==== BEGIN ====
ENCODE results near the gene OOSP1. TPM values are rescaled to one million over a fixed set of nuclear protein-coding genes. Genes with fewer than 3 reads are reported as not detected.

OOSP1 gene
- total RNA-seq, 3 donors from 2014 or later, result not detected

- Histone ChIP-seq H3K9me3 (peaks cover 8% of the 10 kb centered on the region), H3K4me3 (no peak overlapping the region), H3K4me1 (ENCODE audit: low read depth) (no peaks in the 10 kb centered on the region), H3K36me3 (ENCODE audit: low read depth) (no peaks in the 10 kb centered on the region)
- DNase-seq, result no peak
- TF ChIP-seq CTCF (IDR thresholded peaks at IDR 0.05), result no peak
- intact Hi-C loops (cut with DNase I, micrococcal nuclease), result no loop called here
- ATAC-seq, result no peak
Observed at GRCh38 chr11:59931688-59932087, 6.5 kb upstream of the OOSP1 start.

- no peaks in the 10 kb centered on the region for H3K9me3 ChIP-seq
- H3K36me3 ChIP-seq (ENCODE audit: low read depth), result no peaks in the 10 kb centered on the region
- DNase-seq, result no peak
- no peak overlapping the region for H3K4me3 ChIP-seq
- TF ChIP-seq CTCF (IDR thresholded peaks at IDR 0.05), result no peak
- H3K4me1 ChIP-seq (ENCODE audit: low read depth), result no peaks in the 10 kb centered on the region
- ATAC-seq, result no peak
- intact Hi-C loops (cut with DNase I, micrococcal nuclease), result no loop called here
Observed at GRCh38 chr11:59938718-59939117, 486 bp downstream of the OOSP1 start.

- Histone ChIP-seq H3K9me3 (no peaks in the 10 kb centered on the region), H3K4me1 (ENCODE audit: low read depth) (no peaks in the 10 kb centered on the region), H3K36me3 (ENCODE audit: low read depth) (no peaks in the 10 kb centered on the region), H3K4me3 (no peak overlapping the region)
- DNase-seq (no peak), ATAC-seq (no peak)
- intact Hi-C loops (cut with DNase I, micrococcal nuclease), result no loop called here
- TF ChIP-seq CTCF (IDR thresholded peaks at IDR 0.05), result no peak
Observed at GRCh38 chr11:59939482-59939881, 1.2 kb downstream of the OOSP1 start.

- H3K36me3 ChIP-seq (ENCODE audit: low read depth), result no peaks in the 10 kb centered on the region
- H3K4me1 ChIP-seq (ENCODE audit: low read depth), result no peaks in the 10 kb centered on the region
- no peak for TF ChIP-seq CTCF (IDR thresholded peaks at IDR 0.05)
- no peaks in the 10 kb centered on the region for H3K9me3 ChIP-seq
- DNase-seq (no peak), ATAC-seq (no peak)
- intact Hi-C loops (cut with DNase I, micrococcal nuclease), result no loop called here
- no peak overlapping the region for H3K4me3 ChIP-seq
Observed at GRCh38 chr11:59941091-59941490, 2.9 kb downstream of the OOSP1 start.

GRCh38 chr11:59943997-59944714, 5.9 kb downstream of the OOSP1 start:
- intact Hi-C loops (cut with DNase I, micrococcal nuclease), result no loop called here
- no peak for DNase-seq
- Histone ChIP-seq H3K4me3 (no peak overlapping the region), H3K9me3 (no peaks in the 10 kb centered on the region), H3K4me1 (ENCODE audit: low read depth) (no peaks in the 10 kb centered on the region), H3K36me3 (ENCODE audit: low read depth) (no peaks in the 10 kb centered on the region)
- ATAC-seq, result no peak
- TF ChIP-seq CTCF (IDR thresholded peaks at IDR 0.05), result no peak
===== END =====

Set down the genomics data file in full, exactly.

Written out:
ENCODE results near the gene OOSP1. TPM values are rescaled to one million over a fixed set of nuclear protein-coding genes. Genes with fewer than 3 reads are reported as not detected.

OOSP1 gene
- total RNA-seq, 3 donors from 2014 or later, result not detected

- Histone ChIP-seq H3K9me3 (peaks cover 8% of the 10 kb centered on the region), H3K4me3 (no peak overlapping the region), H3K4me1 (ENCODE audit: low read depth) (no peaks in the 10 kb centered on the region), H3K36me3 (ENCODE audit: low read depth) (no peaks in the 10 kb centered on the region)
- DNase-seq, result no peak
- TF ChIP-seq CTCF (IDR thresholded peaks at IDR 0.05), result no peak
- intact Hi-C loops (cut with DNase I, micrococcal nuclease), result no loop called here
- ATAC-seq, result no peak
Observed at GRCh38 chr11:59931688-59932087, 6.5 kb upstream of the OOSP1 start.

- no peaks in the 10 kb centered on the region for H3K9me3 ChIP-seq
- H3K36me3 ChIP-seq (ENCODE audit: low read depth), result no peaks in the 10 kb centered on the region
- DNase-seq, result no peak
- no peak overlapping the region for H3K4me3 ChIP-seq
- TF ChIP-seq CTCF (IDR thresholded peaks at IDR 0.05), result no peak
- H3K4me1 ChIP-seq (ENCODE audit: low read depth), result no peaks in the 10 kb centered on the region
- ATAC-seq, result no peak
- intact Hi-C loops (cut with DNase I, micrococcal nuclease), result no loop called here
Observed at GRCh38 chr11:59938718-59939117, 486 bp downstream of the OOSP1 start.

- Histone ChIP-seq H3K9me3 (no peaks in the 10 kb centered on the region), H3K4me1 (ENCODE audit: low read depth) (no peaks in the 10 kb centered on the region), H3K36me3 (ENCODE audit: low read depth) (no peaks in the 10 kb centered on the region), H3K4me3 (no peak overlapping the region)
- DNase-seq (no peak), ATAC-seq (no peak)
- intact Hi-C loops (cut with DNase I, micrococcal nuclease), result no loop called here
- TF ChIP-seq CTCF (IDR thresholded peaks at IDR 0.05), result no peak
Observed at GRCh38 chr11:59939482-59939881, 1.2 kb downstream of the OOSP1 start.

- H3K36me3 ChIP-seq (ENCODE audit: low read depth), result no peaks in the 10 kb centered on the region
- H3K4me1 ChIP-seq (ENCODE audit: low read depth), result no peaks in the 10 kb centered on the region
- no peak for TF ChIP-seq CTCF (IDR thresholded peaks at IDR 0.05)
- no peaks in the 10 kb centered on the region for H3K9me3 ChIP-seq
- DNase-seq (no peak), ATAC-seq (no peak)
- intact Hi-C loops (cut with DNase I, micrococcal nuclease), result no loop called here
- no peak overlapping the region for H3K4me3 ChIP-seq
Observed at GRCh38 chr11:59941091-59941490, 2.9 kb downstream of the OOSP1 start.

GRCh38 chr11:59943997-59944714, 5.9 kb downstream of the OOSP1 start:
- intact Hi-C loops (cut with DNase I, micrococcal nuclease), result no loop called here
- no peak for DNase-seq
- Histone ChIP-seq H3K4me3 (no peak overlapping the region), H3K9me3 (no peaks in the 10 kb centered on the region), H3K4me1 (ENCODE audit: low read depth) (no peaks in the 10 kb centered on the region), H3K36me3 (ENCODE audit: low read depth) (no peaks in the 10 kb centered on the region)
- ATAC-seq, result no peak
- TF ChIP-seq CTCF (IDR thresholded peaks at IDR 0.05), result no peak